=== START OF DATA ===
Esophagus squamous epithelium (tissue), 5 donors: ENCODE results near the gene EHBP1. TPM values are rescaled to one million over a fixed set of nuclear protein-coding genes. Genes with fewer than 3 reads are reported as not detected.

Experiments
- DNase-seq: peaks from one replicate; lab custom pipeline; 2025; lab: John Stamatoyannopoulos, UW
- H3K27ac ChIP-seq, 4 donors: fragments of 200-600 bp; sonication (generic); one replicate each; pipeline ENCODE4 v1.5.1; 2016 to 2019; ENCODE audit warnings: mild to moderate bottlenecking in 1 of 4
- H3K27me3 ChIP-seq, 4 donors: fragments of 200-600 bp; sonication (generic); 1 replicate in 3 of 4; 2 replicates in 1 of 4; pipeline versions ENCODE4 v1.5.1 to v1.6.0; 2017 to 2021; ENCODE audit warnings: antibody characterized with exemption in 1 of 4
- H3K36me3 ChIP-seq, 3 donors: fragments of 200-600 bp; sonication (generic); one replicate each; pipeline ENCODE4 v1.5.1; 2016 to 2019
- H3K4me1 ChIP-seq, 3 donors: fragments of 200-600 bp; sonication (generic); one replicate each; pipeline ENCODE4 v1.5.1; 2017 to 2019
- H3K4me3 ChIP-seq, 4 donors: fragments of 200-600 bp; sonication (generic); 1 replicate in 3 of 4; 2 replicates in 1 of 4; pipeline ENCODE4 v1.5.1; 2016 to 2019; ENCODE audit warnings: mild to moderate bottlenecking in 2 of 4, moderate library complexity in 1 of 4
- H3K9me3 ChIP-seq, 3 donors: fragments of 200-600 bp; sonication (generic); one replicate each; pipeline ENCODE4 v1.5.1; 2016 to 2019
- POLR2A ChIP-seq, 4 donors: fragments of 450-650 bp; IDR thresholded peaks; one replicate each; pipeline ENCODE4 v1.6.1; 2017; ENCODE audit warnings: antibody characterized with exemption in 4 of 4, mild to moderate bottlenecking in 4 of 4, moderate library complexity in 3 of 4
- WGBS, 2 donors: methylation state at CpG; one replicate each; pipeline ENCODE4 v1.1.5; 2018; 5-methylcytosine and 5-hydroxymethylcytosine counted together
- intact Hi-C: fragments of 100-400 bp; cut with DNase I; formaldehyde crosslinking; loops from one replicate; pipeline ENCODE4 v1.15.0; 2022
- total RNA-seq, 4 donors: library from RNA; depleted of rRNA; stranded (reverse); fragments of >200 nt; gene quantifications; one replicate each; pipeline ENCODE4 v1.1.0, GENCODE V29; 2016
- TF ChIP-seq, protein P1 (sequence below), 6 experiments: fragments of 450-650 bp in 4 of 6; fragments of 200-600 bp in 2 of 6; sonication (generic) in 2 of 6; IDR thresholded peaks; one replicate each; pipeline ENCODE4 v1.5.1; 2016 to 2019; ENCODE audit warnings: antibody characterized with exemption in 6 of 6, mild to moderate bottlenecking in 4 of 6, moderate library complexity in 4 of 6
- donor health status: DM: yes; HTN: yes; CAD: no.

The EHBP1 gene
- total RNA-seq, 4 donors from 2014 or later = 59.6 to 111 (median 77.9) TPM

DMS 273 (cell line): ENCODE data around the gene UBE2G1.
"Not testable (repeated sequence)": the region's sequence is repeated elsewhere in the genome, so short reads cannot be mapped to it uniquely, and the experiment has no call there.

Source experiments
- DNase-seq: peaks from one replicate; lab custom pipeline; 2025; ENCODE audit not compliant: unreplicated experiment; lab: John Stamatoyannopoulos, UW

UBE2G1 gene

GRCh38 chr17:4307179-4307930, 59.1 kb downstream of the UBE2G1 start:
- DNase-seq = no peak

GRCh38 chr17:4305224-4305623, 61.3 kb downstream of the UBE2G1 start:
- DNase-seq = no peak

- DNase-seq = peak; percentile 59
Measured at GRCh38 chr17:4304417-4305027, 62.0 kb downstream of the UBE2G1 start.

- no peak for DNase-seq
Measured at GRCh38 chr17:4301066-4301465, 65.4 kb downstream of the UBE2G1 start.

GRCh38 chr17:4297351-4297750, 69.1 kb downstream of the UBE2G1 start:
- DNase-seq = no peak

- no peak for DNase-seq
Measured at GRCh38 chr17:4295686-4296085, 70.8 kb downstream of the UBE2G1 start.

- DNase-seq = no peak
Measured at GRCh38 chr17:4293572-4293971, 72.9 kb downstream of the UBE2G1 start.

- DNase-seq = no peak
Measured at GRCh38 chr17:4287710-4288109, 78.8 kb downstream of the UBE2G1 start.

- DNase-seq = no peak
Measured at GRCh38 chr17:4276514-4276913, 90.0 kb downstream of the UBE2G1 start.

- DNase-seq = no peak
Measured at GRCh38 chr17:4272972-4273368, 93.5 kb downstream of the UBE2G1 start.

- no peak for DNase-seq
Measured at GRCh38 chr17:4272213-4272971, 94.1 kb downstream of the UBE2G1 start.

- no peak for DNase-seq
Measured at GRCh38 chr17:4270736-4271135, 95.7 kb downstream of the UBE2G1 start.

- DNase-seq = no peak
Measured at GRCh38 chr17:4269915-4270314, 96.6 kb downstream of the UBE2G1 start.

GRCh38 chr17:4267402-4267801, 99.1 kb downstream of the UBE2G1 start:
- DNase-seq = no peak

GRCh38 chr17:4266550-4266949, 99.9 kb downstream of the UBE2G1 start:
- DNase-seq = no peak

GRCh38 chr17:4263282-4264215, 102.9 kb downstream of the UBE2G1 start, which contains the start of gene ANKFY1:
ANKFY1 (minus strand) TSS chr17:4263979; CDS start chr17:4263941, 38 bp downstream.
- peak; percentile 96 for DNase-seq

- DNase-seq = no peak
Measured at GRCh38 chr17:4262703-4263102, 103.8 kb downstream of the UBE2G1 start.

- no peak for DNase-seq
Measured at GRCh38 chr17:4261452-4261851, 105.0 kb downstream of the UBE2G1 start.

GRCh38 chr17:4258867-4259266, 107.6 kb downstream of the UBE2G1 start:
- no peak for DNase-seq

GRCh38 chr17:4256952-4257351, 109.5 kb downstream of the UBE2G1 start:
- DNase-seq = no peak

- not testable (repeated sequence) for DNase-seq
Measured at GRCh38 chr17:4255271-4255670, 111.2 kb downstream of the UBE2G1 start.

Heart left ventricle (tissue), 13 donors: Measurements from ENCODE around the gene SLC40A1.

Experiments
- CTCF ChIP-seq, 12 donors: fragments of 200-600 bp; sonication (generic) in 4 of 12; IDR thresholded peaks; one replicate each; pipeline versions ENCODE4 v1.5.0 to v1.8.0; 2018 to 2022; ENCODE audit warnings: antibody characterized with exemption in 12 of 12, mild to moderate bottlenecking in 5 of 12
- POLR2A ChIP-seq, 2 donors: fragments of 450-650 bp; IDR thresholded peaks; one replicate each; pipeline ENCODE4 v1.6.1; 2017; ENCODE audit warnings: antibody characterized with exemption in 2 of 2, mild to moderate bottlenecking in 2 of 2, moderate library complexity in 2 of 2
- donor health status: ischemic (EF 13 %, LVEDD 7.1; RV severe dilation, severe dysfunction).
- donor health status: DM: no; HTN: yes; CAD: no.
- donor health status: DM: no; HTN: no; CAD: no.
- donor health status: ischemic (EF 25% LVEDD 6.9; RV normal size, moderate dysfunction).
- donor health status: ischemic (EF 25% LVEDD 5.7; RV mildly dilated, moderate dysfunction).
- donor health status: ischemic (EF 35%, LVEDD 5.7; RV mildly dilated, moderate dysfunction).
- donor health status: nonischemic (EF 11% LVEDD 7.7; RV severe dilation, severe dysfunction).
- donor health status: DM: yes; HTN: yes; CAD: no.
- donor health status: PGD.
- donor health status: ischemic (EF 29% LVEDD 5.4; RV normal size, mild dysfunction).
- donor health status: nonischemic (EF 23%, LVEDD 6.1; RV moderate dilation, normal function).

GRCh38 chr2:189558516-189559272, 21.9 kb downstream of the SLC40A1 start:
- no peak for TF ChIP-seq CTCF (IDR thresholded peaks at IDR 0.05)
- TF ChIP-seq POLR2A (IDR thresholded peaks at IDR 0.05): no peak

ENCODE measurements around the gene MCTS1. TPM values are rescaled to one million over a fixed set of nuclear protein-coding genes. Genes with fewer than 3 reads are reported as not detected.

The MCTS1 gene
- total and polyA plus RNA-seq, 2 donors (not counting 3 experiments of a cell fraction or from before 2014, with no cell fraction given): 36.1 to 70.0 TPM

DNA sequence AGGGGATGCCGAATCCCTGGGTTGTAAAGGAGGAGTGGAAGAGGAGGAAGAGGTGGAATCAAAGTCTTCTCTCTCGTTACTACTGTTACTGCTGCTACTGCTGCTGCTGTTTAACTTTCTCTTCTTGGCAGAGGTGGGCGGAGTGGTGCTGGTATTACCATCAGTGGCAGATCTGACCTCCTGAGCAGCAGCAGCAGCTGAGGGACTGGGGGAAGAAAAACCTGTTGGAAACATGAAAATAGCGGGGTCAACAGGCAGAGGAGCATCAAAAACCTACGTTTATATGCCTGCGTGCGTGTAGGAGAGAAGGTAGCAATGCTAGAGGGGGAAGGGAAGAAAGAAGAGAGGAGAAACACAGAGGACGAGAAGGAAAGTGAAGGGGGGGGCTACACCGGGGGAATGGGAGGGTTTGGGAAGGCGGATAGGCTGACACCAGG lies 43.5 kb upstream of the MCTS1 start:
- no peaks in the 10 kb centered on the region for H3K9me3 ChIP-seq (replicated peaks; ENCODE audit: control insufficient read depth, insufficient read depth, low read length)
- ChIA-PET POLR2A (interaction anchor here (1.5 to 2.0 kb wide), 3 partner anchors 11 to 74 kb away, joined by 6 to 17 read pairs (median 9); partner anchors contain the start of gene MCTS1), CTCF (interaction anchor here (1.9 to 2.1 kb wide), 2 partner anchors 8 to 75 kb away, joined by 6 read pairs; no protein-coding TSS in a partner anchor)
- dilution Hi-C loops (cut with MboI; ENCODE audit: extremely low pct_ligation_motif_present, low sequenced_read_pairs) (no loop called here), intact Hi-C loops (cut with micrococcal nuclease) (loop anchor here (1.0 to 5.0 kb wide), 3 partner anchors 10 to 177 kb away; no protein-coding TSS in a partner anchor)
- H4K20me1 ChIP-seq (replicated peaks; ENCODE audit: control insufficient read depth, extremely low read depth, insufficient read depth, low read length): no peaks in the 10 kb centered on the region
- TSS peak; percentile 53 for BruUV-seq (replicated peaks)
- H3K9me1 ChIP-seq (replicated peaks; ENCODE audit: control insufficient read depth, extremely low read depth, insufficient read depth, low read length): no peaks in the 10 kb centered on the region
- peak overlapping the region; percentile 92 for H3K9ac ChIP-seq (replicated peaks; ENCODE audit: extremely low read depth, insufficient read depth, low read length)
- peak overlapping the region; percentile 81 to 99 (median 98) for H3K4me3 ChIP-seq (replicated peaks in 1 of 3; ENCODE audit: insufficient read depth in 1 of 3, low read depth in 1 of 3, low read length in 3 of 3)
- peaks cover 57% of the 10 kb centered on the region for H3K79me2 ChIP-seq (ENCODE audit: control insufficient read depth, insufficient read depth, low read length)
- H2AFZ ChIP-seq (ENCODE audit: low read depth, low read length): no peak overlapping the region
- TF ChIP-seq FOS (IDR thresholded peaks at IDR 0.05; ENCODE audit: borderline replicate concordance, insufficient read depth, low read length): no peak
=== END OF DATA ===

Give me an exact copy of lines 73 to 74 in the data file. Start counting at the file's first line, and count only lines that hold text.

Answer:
- donor health status: ischemic (EF 25% LVEDD 6.9; RV normal size, moderate dysfunction).
- donor health status: ischemic (EF 25% LVEDD 5.7; RV mildly dilated, moderate dysfunction).